24 September 2009

Platte River BioBlitz Records Diversity of Sanctuary Fauna and Flora

The diversity of Platte River birds and other fauna and flora was revealed during a BioBlitz held September 18-19 at Rowe Sanctuary in central Nebraska.

For one birder, participation required an early morning drive to be ready to look for different species once the sun broke the eastern horizon.

"The BioBlitz is a great way to combine study with public-education and I wanted to be a part of it," said Tim Hajda, of Broken Bow. "I always enjoy birding at Rowe Sanctuary, so when I heard that they were putting on a BioBlitz survey, I was excited to participate." Hajda, and his mother Lisa, drove 76 miles from their home near Broken Bow.

"Rowe Sanctuary captures the natural beauty of the Platte River and its birds in a way that few locations along the river can rival," Hajda said. "From the viewing blinds to the walking trails, it's always a relaxing place to go birding."

During his foray to look for birds from 7 a.m. to noon on Saturday, Hajda joined Rowe Sanctuary’s Office Manager Kent Skaggs, Rowe Sanctuary’s office manager and Letitia Reichart, an Assistant Professor of Biology at the University of Nebraska at Kearney, started at the Iain Nicolson Audubon Center and "hiked the trails that lead east and west of the center, adjacent to the river. Then we drove down to another trailhead farther downstream and walked a portion of that trail as well."

"The BioBlitz was a great way to get people engaged and taking action on the Platte River, allowing them to become familiar with the plants and animals that rely on the river," said Bill Taddicken, director of the Lillian Annette Rowe Bird Sanctuary, which is owned and managed by the National Audubon Society. "They can also become more connected to the need to preserve these natural places.”

"It was great to see such a good turnout for BioBlitz and the enthusiasm exhibited by the participants for the event."

The 48 volunteers "were invaluable to the success of the BioBlitz event," Taddicken said. "We had professors and students from the University of Nebraska at Kearney lending their knowledge and enthusiasm to impart a sense of importance and wonder to those people from the public that joined in this effort. All that attended were important whether they had expertise to identify species or if they just took home a better understanding of what the Platte River offers in terms of diversity of plants and animals and its many benefits to people.”

There were 54 bird species recorded.

  • American White Pelican
  • Great Blue Heron
  • Great Egret
  • Wood Duck
  • Turkey Vulture
  • Cooper's Hawk
  • Red-tailed Hawk
  • Bald Eagle
  • Osprey
  • Northern Bobwhite
  • Ring-necked Pheasant
  • Killdeer
  • Greater Yellowlegs
  • Mourning Dove
  • Great Horned Owl
  • Eastern Screech-Owl
  • Belted Kingfisher
  • Red-headed Woodpecker
  • Red-bellied Woodpecker
  • Downy Woodpecker
  • Hairy Woodpecker
  • Northern Flicker
  • Eastern Phoebe
  • Western Kingbird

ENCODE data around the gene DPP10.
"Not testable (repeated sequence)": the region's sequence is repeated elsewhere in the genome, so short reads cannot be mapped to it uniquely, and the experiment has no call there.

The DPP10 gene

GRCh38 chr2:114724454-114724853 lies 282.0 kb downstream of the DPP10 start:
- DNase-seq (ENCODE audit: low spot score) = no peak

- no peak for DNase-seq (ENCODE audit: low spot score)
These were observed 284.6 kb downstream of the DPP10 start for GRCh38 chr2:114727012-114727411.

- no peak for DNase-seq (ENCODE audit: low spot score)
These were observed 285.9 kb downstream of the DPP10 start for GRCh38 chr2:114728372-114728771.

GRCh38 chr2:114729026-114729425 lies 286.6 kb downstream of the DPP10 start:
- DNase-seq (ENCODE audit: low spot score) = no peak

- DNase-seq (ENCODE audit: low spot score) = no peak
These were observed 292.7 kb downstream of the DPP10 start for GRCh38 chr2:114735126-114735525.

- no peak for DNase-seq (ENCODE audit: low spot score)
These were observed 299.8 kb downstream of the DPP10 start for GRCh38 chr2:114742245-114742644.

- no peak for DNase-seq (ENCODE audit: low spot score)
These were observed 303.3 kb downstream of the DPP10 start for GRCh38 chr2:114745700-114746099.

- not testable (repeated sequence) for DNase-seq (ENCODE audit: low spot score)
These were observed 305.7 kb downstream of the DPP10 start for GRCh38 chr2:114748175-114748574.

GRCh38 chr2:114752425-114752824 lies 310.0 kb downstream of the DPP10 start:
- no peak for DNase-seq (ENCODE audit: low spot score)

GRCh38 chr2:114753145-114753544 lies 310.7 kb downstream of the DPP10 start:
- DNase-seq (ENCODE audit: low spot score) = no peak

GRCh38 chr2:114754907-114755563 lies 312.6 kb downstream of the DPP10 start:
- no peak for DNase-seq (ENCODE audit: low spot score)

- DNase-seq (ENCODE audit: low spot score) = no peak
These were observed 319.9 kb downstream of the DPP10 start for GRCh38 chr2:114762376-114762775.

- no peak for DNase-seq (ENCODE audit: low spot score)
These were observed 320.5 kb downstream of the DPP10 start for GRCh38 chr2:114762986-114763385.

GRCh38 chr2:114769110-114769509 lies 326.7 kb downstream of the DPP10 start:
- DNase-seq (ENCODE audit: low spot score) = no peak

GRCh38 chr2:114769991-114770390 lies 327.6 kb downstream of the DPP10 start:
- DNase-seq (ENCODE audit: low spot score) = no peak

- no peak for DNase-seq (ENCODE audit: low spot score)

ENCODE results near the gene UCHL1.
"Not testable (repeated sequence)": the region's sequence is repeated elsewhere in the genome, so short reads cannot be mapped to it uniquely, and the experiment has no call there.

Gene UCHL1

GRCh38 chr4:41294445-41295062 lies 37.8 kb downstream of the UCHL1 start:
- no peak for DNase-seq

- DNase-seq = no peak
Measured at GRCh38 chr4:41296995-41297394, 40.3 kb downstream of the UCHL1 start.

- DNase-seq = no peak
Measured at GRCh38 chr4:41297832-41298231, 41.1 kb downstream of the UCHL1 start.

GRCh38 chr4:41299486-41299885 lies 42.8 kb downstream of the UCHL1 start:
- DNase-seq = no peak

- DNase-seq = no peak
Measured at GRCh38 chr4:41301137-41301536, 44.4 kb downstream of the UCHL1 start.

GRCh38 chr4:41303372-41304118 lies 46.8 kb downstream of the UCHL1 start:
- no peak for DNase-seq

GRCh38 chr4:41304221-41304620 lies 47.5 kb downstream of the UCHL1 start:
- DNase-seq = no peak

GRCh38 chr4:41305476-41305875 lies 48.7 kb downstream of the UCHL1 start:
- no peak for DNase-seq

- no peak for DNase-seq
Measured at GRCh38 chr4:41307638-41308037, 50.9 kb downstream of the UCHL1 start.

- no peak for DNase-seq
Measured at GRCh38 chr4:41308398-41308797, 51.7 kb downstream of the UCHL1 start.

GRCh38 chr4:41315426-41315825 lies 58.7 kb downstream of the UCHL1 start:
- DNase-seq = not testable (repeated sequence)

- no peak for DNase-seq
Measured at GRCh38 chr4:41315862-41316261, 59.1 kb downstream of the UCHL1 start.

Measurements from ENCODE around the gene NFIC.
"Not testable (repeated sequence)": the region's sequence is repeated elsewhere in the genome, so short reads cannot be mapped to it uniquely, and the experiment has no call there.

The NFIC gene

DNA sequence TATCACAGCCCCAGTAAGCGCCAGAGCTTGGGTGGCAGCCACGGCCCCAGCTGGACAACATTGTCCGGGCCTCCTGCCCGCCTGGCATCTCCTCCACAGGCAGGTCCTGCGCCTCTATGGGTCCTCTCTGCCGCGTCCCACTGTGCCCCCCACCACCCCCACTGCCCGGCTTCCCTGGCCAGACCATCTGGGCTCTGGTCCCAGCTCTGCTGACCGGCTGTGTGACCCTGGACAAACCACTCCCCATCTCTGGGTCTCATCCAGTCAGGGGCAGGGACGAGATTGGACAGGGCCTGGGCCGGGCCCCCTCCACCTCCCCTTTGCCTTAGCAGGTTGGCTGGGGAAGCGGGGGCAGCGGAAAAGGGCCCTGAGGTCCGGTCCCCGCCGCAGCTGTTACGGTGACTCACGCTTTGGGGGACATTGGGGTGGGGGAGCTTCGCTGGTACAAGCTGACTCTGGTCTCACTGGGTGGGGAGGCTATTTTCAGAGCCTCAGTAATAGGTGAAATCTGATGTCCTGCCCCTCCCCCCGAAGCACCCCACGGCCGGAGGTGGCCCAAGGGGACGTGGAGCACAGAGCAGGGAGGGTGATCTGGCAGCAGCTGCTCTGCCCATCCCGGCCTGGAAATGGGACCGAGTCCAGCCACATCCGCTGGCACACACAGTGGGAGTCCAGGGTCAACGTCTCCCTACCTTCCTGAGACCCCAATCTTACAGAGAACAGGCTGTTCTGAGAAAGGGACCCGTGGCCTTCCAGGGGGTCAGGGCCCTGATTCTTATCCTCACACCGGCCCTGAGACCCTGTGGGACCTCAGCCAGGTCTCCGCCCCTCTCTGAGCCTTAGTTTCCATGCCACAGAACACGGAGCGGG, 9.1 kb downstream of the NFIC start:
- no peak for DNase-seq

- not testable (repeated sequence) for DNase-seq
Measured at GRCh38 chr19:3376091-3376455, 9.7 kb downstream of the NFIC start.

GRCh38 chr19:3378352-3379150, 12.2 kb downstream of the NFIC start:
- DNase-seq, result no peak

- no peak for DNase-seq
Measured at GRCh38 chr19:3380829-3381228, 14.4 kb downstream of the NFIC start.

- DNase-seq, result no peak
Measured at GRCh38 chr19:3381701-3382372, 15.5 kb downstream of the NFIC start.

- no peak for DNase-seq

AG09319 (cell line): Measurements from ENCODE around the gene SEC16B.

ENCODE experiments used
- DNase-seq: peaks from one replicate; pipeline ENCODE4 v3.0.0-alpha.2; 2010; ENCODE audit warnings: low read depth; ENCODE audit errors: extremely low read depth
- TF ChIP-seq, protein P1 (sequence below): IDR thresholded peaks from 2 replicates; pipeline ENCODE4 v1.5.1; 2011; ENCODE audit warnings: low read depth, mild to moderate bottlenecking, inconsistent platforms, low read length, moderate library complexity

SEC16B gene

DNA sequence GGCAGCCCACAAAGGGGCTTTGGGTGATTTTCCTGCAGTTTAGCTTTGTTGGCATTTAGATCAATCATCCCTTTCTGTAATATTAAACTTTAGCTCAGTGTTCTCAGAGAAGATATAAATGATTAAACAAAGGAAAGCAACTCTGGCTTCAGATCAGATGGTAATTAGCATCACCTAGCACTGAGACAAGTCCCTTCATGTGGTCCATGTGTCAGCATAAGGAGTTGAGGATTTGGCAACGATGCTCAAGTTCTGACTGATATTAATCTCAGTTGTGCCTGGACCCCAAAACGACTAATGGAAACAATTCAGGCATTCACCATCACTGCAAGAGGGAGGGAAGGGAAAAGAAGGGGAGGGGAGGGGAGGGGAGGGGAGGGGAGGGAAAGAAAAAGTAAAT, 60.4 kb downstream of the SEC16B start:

• Red-eyed Vireo
  • Warbling Vireo
  • Blue Jay
  • American Crow
  • Barn Swallow
  • White-breasted Nuthatch
  • House Wren
  • Marsh Wren
  • American Robin
  • Gray Catbird
  • Brown Thrasher
  • European Starling
  • Common Yellowthroat
  • Canada Warbler
  • Northern Cardinal
  • Rose-breasted Grosbeak
  • Blue Grosbeak
  • Indigo Bunting
  • Dickcissel
  • Spotted Towhee
  • Field Sparrow
  • Clay-colored Sparrow
  • Chipping Sparrow
  • Song Sparrow
  • Lincoln's Sparrow
  • Western Meadowlark
  • Red-winged Blackbird
  • Common Grackle
  • American Goldfinch
  • House Sparrow

Plants, insects, butterflies and small mammals were also surveyed during the 24-hour event.

The hightlight of the the bird survey for Hajda, was "watching a large flock of European Starlings defend themselves against a hungry Cooper's Hawk was a special sighting. The starlings flocked into a tight 'ball,' impenetrable by the hawk." He contributed his survey results - having noted 41 species - to EBird, and included an approximate number of each species noted.

Hajda believes "that all birders, wildlife professionals, or outdoor enthusiasts should participate in volunteer projects like these. Volunteer-effort studies, including Breeding Bird Atlas, Christmas Bird Counts and eBird, just to name a few, are indispensable, and have provided us with arguably the most valuable data on bird population and distribution in the history of bird study."

"Many of the participants said they are looking forward to the next one, which we intend on doing in the spring of 2010," Taddicken said.

The BioBlitz at Rowe Sanctuary was made possible through grant funds from Toyota, provided to the National Audubon Society through the "TogetherGreen" volunteer initiative, and then given to the local Audubon center.

Lisa and Tim Hajda and other bird watchers at the BioBlitz. Pictures courtesy of Rowe Sanctuary.

Collecting insects.

Recording data collected during the 24-hour BioBlitz

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